# Question

Imagine that a friend of yours is always late. Let the random variable X represent the time from when you are supposed to meet your friend until he shows up. Suppose your friend could be on time (x = 0) or up to 30 minutes late (x = 30), with all intervals of equal time between x = 0 and x = 30 being equally likely. For example, your friend is just as likely to be from 3 to 4 minutes late as he is to be 25 to 26 minutes late.

The random variable X can be any value in the interval from 0 to 30, that is, 0 ≤ x ≤ 30. Because any two intervals of equal length between 0 and 30, inclusive, are equally likely, the random variable X is said to follow a uniform probability distribution. Find the probability that your friend is at least 20 minutes late.

The random variable X can be any value in the interval from 0 to 30, that is, 0 ≤ x ≤ 30. Because any two intervals of equal length between 0 and 30, inclusive, are equally likely, the random variable X is said to follow a uniform probability distribution. Find the probability that your friend is at least 20 minutes late.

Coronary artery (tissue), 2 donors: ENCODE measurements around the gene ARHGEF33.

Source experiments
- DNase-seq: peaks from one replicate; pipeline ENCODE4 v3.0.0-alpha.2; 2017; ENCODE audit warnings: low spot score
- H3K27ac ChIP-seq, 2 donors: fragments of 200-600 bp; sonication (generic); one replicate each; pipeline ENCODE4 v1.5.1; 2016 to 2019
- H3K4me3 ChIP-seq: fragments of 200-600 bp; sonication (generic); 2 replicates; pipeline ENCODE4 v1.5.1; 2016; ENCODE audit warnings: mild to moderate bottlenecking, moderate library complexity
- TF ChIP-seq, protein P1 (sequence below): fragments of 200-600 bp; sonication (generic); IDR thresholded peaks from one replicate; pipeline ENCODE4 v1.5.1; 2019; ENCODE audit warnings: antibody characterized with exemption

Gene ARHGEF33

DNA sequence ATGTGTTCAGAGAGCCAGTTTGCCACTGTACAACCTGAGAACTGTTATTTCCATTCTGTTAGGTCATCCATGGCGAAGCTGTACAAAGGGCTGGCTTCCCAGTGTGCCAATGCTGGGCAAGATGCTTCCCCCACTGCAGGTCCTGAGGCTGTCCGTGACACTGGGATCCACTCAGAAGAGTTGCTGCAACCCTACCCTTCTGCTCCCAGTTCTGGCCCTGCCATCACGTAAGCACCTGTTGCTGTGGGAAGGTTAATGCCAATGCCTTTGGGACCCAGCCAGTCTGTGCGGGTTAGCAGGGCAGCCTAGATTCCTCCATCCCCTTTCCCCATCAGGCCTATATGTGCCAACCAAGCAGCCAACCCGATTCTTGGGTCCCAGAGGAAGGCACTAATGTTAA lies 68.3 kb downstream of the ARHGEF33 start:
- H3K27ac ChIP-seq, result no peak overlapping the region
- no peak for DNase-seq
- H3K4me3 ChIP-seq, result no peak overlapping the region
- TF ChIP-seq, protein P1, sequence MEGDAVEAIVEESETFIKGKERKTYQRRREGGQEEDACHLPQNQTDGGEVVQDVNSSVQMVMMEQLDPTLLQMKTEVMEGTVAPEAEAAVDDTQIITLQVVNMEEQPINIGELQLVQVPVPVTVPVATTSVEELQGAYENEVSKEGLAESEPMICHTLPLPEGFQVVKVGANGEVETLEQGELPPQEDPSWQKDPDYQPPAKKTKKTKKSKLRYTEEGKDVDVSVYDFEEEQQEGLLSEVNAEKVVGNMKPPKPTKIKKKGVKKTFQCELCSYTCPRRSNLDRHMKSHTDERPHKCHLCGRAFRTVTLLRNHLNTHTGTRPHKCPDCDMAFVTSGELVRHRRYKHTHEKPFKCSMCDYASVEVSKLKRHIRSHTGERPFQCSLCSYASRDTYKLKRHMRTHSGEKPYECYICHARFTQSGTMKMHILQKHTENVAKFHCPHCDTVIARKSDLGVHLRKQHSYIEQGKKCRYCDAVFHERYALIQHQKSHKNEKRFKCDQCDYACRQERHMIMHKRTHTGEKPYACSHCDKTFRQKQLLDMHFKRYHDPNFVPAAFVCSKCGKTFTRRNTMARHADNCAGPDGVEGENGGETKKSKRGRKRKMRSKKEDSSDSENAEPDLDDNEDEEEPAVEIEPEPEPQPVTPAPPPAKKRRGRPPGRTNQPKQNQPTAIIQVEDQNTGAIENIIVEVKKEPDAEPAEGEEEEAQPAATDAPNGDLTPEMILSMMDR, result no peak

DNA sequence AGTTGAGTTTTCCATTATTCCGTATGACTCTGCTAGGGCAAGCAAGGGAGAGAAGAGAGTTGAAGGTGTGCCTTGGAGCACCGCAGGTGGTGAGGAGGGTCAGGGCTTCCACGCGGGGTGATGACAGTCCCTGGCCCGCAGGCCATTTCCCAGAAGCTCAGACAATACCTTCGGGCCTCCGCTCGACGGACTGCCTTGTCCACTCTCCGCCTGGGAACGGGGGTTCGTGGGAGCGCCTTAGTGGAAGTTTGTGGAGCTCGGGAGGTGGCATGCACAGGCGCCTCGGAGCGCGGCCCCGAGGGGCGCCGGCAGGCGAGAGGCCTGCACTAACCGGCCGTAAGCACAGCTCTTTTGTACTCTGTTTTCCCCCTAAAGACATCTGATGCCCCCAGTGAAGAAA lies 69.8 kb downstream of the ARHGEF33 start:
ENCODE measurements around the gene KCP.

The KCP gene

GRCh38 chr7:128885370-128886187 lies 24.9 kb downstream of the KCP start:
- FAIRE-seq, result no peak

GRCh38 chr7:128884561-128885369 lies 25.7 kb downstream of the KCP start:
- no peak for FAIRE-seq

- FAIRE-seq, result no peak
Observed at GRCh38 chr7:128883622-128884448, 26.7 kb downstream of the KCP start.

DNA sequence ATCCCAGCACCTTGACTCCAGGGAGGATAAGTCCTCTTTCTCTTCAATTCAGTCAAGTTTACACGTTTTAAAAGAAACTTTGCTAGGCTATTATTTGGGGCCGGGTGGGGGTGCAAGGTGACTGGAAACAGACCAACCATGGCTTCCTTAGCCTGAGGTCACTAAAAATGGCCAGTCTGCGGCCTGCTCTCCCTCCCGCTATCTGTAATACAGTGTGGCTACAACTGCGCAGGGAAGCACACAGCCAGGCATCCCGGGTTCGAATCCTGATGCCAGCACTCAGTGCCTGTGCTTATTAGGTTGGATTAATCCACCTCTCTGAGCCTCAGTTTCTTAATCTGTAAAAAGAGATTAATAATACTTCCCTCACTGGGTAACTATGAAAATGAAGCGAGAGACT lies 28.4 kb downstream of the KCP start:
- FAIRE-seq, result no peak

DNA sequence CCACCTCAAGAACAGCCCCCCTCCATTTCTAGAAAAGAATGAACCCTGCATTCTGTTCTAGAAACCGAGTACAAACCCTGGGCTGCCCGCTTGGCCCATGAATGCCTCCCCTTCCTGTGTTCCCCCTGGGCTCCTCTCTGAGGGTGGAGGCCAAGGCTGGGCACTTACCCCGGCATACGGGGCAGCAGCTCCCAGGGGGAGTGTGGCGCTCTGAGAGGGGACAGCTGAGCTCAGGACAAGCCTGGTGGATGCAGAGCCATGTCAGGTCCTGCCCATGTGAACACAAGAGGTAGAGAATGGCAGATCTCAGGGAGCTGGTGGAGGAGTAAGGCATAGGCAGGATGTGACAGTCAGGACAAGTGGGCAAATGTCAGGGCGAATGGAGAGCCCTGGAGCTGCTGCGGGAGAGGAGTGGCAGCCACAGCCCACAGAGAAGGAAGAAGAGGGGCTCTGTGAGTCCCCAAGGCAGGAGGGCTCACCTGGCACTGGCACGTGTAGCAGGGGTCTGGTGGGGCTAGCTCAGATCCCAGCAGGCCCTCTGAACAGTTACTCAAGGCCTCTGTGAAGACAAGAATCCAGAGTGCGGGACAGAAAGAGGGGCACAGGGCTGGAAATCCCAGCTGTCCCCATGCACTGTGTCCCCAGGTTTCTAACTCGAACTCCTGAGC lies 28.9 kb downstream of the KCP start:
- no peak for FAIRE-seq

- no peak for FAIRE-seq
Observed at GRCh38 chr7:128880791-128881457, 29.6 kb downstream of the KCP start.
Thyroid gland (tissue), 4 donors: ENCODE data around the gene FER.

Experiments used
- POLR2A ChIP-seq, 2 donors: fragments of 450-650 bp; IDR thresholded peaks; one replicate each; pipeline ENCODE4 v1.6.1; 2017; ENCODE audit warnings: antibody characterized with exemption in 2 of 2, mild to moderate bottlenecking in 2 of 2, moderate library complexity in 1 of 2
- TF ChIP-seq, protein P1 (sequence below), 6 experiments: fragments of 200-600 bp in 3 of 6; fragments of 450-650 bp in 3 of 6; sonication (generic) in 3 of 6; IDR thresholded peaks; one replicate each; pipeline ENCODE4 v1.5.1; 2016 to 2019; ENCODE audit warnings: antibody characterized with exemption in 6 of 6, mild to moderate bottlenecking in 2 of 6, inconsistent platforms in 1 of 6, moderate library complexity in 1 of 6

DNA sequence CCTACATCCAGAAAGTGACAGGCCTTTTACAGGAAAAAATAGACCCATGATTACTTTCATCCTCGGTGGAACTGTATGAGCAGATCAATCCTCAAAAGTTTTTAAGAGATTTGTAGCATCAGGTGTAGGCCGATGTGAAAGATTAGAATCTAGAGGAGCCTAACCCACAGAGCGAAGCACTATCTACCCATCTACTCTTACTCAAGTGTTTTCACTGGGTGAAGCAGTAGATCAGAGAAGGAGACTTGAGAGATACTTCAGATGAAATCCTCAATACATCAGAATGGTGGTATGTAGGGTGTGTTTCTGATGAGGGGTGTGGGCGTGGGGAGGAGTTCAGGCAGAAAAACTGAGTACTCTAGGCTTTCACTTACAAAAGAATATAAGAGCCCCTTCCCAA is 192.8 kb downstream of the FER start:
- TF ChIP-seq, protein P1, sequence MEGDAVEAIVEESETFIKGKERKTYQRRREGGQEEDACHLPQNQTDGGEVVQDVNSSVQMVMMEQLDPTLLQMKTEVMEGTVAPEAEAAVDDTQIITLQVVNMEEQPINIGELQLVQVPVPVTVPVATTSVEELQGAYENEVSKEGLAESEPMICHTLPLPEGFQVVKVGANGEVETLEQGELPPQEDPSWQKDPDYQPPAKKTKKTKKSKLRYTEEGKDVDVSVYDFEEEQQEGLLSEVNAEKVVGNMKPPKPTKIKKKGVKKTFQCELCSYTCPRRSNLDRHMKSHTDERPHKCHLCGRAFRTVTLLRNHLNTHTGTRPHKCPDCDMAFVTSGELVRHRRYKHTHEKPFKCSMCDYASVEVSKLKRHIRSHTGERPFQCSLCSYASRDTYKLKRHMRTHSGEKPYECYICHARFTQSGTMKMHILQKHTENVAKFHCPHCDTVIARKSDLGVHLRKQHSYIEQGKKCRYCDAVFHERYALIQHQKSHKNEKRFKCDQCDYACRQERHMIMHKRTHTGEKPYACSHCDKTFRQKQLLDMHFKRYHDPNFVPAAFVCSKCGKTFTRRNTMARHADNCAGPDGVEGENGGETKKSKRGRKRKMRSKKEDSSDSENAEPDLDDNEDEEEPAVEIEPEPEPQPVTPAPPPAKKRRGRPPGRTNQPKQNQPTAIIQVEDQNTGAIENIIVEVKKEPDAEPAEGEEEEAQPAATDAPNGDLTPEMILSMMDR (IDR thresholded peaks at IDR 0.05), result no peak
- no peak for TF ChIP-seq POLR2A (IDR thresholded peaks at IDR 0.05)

## Answer to relevant Questions

Imagine that a friend of yours is always late. Let the random variable X represent the time from when you are supposed to meet your friend until he shows up. Suppose your friend could be on time (x = 0) or up to 30 minutes ...Draw a normal curve with µ = 30 and σ = 10. Label the mean and the inﬂection points. Elena conducts an experiment in which she ﬁlls up the gas tank on her Toyota Camry 40 times and records the miles per gallon for each ﬁll- up. A histogram of the miles per gallon indicates that a normal distribution with ...Determine the area under the standard normal curve that lies between (a) z = -2.55 and z = 2.55 (b) z = -1.67 and z = 0 (c) z = -3.03 and z = 1.98 Find the indicated areas. Be sure to draw a standard normal curve and shade ...Assume that the random variable X is normally distributed, with mean µ = 50 and standard deviation σ = 7. Compute the following probabilities. Be sure to draw a normal curve with the area corresponding to the probability ...Post your question

0